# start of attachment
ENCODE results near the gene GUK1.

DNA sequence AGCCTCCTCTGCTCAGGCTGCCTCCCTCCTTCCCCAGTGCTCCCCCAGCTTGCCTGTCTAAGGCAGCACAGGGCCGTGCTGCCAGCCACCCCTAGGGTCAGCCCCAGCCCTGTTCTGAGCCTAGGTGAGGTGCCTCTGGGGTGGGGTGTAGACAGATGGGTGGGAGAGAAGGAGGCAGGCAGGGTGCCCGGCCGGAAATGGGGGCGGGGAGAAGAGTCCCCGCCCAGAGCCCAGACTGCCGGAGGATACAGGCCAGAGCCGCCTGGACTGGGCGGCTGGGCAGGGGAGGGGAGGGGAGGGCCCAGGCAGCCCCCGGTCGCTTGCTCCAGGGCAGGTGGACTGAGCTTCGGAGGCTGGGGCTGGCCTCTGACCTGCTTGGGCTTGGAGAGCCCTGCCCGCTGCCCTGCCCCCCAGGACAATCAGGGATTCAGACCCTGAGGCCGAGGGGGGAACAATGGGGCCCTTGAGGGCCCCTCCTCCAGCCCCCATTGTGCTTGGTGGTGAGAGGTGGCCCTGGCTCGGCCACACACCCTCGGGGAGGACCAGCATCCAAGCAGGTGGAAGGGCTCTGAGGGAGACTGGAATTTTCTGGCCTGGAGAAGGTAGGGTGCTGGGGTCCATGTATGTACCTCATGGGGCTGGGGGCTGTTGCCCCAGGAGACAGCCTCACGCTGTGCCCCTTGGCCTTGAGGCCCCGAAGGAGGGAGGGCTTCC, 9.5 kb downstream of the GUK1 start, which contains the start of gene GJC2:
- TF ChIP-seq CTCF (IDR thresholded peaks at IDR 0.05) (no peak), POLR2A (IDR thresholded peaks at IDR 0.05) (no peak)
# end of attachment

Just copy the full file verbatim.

ENCODE results near the gene GUK1.

DNA sequence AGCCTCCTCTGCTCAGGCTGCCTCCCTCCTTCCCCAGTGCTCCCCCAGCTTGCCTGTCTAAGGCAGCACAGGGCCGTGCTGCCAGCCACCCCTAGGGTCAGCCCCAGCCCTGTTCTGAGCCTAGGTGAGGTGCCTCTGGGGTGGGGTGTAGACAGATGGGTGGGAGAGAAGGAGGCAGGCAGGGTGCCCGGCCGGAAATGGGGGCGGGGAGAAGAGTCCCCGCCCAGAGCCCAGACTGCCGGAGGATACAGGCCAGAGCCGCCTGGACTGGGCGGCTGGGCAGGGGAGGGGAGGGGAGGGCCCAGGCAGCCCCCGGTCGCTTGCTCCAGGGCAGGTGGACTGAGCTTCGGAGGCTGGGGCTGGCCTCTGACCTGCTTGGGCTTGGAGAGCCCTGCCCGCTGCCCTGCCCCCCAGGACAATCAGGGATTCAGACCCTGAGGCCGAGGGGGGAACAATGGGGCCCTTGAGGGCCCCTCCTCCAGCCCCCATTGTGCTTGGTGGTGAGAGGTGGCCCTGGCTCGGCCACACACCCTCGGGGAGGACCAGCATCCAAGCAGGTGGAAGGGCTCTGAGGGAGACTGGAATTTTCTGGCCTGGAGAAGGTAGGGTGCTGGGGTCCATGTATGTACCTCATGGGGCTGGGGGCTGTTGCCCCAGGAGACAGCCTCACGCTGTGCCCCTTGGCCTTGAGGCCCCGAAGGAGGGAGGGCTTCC, 9.5 kb downstream of the GUK1 start, which contains the start of gene GJC2:
- TF ChIP-seq CTCF (IDR thresholded peaks at IDR 0.05) (no peak), POLR2A (IDR thresholded peaks at IDR 0.05) (no peak)